What I have noted is that b&w painting/drawing tends to be more 'of the moment', lending itself well to whatever the artist is feeling at that exact moment. However, this does not mean that they are more 'soulful' than colour imagery. Indeed, the images that portray real feeling (a soul) to me have all been in colour, e.g., Bierstadt, and Turner, which obviously took a little longer. They are to a great extent 'naturalistic', and yes, idealised, but it is that idealisation that conveys the emotion or feeling which gives the image a soul. In my photography, I have found it easier to create, or idealise, an image with 'soul' in b&w, repeating what I wrote earlier, than in colour, but I have been able to do so in colour too, it just takes a little longer to get to that 'other-worldly' image because it can look too close to reality, because of colour itself. Bierstadt and Turner have shown that such images can be achieved with colour, so why not with photography!?

Since b&w film uses shades of pure grey, it's artificial not only because of the lack of colour, but because none of the grey shades used would occur naturally. To me, that makes it likely that b&w film would have been invented even if colour film was invented first. It would have been invented because artists like to experiment, and don't always care if their creations resemble reality.
Ah, but what you refer to is human perception. Indeed, not all humans percieve colour the same way while a very few do indeed see the world in shades of grey (achromatopsia), while many animals also see the world differently. It questions what is 'natural', but it is a mute point and a digression from the point you are making, but I had to get it in there. :p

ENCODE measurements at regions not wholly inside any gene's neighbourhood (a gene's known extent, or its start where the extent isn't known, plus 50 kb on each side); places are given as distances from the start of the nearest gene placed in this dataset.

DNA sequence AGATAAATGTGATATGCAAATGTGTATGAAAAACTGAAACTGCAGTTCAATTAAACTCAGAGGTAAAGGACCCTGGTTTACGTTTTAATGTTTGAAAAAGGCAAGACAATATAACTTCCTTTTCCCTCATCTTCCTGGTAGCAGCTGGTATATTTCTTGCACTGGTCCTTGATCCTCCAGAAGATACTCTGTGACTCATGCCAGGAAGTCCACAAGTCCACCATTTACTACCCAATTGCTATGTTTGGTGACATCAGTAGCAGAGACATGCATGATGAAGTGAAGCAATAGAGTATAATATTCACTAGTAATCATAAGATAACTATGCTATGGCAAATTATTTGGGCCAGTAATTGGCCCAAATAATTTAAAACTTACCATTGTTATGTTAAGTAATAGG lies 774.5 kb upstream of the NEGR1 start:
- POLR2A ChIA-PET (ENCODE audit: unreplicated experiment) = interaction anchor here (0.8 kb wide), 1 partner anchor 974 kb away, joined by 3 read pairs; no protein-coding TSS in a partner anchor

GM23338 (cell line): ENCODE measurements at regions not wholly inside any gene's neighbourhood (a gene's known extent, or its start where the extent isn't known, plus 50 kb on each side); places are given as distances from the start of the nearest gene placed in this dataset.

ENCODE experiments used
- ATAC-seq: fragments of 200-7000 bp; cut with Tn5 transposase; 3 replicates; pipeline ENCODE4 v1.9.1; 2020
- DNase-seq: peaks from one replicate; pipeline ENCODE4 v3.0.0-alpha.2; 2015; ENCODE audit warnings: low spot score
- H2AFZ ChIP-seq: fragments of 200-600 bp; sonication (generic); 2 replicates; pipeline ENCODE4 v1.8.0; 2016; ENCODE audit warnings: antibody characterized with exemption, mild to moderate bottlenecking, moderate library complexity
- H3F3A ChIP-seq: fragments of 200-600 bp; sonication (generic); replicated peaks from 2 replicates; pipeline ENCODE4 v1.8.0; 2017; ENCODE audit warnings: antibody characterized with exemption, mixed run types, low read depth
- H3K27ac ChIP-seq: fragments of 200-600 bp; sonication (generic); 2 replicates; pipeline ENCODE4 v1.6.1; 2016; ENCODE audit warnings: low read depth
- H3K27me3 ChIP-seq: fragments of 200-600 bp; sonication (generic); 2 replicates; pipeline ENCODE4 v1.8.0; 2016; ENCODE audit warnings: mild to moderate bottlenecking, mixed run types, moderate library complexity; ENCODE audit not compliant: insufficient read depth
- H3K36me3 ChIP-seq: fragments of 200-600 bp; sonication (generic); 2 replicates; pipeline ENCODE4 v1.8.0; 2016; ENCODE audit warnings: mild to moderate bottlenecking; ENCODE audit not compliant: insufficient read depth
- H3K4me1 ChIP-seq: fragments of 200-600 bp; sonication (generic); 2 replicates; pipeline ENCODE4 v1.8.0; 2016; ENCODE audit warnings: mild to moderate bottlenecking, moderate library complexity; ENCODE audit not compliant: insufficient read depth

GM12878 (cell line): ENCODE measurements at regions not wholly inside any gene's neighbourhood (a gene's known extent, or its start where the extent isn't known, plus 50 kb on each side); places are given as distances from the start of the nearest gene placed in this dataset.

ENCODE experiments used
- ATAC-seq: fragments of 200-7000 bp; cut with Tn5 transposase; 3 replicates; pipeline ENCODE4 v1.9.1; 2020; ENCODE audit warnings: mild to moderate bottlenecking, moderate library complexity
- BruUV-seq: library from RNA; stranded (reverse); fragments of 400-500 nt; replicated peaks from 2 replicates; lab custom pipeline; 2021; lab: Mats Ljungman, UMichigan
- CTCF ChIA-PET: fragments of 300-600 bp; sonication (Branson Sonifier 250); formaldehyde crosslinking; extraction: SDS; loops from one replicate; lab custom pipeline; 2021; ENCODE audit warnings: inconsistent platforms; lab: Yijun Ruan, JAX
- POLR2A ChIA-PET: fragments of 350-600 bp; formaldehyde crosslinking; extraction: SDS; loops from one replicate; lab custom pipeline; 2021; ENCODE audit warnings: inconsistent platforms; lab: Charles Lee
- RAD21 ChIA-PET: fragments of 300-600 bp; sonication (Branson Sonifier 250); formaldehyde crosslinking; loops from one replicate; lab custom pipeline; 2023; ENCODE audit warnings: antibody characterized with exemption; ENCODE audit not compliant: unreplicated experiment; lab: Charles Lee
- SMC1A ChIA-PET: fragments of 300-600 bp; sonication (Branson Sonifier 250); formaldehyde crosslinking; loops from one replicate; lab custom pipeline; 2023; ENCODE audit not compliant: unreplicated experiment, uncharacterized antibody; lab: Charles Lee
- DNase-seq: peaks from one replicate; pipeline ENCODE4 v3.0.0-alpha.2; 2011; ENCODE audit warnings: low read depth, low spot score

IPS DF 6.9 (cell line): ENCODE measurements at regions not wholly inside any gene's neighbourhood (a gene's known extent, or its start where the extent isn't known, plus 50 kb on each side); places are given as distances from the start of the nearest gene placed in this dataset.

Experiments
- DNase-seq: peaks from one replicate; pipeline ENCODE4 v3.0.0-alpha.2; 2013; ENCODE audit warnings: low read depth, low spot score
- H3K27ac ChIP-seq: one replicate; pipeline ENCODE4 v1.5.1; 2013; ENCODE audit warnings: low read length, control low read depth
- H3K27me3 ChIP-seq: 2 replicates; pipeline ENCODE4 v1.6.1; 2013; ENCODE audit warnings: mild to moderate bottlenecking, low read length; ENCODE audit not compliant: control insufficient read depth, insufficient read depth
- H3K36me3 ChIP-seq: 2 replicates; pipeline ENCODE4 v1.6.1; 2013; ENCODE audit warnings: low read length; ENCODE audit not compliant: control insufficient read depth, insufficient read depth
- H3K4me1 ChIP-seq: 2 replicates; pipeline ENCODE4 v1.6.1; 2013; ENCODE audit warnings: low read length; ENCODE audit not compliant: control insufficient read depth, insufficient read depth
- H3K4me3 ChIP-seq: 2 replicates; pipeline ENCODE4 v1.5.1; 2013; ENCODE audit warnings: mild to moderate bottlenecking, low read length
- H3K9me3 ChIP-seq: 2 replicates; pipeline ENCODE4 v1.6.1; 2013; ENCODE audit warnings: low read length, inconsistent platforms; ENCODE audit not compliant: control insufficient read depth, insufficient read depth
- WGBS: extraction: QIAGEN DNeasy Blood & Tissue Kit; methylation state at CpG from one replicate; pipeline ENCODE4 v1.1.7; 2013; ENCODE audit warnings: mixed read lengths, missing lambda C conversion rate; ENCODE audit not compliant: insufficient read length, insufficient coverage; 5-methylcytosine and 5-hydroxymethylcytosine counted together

I do agree that b&w photography would have been invented regardless. Humans have always seeked to represent their visual artistry in many different ways, whether a reflection of 'reality', or their interpretation of 'reality' whereupon they seek to represent visually the emotions they feel when confronted with that 'reality'.

Hope some of my waffle made sense. ;)

Cheers,
Duff.
 
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Shashin

Well-known member
You perception can lead to a preference. Our visual system has a higher resolution for luminance (B&W) information than color.

We also process luminance and color information in different regions of the brain. Luminance is connected to the "where" system, which is related to motion perception, depth perception, spatial organization, and figure/ground separation. Color is connected to the "what" system, which is related to object recognition, face recognition, and, naturally, color perception. We use luminance and color information for different things.

The absence of color makes an interesting problem. When viewing an object, is the ability to recognize the object diminished while its spatial qualities accentuated? Does this strip the "objectness" from the thing to give it a "spatialness"?
 

Shashin

Well-known member
As far as the quote goes, I am not sure it is anything more than opinion. It uses emotion words simply to manipulate the listener. It is not really an argument.